Some are optimistic,  

"Better outlooks are already materializing, with many seeing the Fed continuing to raise rates in the first quarter, pausing in the second and possibly cutting rates in Q3 or Q4." (Seeking Alpha, 1-3-23)  

Others, even the Federal Reserve, express uncertainty,  

"Federal Reserve Chair Jerome H. Powell was asked what was in store for the economy after yet another rate hike intended to tame inflation." He said, "I don't think anyone knows whether we're going to have a recession or not and if we do, whether it's going to be a deep one or not." Powell said on Dec. 14, after the Federal Open Market Committee's final meeting for 2022, "It's just not knowable."  

There's no shortage of speculation about what the next year holds. Yet, a deep dive into our historic models demonstrates two specific and compelling patterns that point to a potentially smoother road ahead for 2023 than most are currently predicting.   

First, we are in the third year of the Presidential Cycle, which historically has produced an average gain of +17% with a 94% chance of a positive year. These cycles also tend to see volatility fade as the year progresses.  

Second, 2022 was one of 7 of the worst years in the stock market since 1928. Yet, alongside those gloomy statistics are some striking statistics. Eight times since World War II, in instances where the S & P 500 dropped 15% or more AND also had a down December, significant patterns of market recovery emerge with an average gain of +21% a year later.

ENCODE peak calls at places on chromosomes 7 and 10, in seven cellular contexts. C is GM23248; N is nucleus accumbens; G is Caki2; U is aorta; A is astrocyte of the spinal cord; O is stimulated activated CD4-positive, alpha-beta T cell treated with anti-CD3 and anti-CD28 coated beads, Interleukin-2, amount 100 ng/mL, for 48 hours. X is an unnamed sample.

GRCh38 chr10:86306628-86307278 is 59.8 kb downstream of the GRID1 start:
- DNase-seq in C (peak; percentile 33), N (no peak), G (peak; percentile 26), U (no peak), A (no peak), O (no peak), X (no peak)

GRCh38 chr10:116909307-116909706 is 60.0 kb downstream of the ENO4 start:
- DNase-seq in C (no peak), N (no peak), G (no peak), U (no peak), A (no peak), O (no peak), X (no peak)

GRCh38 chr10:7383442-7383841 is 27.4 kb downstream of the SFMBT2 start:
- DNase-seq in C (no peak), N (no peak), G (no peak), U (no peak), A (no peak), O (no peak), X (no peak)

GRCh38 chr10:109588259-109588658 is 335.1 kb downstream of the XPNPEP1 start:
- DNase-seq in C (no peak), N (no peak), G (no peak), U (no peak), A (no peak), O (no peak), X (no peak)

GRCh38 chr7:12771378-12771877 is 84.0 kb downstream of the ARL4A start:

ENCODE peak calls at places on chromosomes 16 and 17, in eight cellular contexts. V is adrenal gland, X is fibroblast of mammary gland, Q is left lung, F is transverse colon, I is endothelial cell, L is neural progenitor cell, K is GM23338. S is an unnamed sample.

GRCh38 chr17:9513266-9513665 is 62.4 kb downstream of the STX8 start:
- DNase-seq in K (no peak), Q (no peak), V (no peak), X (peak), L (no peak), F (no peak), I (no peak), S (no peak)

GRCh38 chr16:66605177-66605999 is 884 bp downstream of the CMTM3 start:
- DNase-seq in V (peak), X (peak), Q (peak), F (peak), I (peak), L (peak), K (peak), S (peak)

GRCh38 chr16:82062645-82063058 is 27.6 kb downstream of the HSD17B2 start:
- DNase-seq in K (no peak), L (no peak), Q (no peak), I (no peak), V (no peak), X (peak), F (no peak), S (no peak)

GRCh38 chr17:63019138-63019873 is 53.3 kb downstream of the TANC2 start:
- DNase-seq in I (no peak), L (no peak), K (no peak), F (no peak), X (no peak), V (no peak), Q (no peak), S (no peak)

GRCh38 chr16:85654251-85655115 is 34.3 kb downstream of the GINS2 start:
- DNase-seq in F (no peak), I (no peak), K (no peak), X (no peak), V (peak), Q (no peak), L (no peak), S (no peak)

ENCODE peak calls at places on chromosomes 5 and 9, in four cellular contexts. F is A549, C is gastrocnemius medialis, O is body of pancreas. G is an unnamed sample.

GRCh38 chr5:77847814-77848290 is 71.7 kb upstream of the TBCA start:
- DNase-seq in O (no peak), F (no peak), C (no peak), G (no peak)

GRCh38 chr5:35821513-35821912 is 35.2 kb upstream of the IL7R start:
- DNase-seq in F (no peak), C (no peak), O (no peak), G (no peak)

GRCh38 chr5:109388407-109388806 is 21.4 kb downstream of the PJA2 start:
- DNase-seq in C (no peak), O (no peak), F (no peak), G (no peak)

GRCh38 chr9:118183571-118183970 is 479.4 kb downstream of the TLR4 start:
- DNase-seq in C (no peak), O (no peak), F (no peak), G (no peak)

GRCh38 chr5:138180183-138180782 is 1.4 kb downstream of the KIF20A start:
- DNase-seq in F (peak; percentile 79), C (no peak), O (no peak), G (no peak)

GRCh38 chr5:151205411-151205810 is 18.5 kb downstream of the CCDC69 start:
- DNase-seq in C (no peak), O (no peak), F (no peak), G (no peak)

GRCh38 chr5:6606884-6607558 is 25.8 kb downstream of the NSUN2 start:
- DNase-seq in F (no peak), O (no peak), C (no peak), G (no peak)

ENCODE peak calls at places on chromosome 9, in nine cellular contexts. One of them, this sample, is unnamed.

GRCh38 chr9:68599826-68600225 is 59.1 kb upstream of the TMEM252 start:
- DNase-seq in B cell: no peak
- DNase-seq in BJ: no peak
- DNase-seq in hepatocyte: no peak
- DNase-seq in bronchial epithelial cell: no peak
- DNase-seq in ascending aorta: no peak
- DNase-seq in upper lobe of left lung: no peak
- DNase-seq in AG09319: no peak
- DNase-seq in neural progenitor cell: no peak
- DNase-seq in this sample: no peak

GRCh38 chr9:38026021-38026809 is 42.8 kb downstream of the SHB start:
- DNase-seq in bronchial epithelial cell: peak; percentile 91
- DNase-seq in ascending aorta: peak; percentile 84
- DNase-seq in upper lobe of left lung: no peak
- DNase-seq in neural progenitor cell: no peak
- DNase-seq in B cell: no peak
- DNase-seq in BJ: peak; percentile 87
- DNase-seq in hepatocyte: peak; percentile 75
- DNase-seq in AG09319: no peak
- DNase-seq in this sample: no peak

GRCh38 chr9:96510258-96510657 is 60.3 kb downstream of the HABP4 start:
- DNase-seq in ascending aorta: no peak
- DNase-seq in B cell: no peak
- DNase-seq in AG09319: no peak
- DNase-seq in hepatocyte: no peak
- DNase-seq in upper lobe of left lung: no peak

Although investors should be aware that this trend has challenges, and additional volatility and drawdowns are expected, particularly in the first quarter, these analogs demonstrate a potentially different market landscape than the current doom and gloom suggest.   

One of the best ways to take emotion out of investing is to find an investment advisor who understands risk and sees the opportunity in any case scenario. Preparing for any weather is the best way to face whatever comes our way.  

Read more about VGA and our risk-managed strategies or Contact Us to discuss more. 

Vineyard Global Advisors offers a range of investment strategies designed to allow participation in the market's growth within a dynamic, risk-managed framework that seeks to offer protection during significant market declines. Our goal is to give our clients greater peace of mind by generating steadier returns over time.